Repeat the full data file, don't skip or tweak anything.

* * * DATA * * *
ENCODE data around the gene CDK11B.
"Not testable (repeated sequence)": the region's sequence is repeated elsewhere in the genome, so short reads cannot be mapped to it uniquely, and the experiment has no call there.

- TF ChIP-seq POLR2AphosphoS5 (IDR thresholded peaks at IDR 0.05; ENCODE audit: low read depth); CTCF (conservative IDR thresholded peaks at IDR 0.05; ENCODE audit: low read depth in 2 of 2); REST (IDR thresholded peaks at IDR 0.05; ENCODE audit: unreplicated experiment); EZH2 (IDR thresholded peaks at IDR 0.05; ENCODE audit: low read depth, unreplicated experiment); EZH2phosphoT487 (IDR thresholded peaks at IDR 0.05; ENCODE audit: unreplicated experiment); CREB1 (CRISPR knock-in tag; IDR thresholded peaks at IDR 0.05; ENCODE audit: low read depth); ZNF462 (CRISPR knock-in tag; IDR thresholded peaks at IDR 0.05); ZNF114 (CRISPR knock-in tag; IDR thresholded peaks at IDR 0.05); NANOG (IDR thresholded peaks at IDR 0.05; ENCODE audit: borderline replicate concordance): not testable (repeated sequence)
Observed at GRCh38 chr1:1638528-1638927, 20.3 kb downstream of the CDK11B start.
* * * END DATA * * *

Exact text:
ENCODE data around the gene CDK11B.
"Not testable (repeated sequence)": the region's sequence is repeated elsewhere in the genome, so short reads cannot be mapped to it uniquely, and the experiment has no call there.

- TF ChIP-seq POLR2AphosphoS5 (IDR thresholded peaks at IDR 0.05; ENCODE audit: low read depth); CTCF (conservative IDR thresholded peaks at IDR 0.05; ENCODE audit: low read depth in 2 of 2); REST (IDR thresholded peaks at IDR 0.05; ENCODE audit: unreplicated experiment); EZH2 (IDR thresholded peaks at IDR 0.05; ENCODE audit: low read depth, unreplicated experiment); EZH2phosphoT487 (IDR thresholded peaks at IDR 0.05; ENCODE audit: unreplicated experiment); CREB1 (CRISPR knock-in tag; IDR thresholded peaks at IDR 0.05; ENCODE audit: low read depth); ZNF462 (CRISPR knock-in tag; IDR thresholded peaks at IDR 0.05); ZNF114 (CRISPR knock-in tag; IDR thresholded peaks at IDR 0.05); NANOG (IDR thresholded peaks at IDR 0.05; ENCODE audit: borderline replicate concordance): not testable (repeated sequence)
Observed at GRCh38 chr1:1638528-1638927, 20.3 kb downstream of the CDK11B start.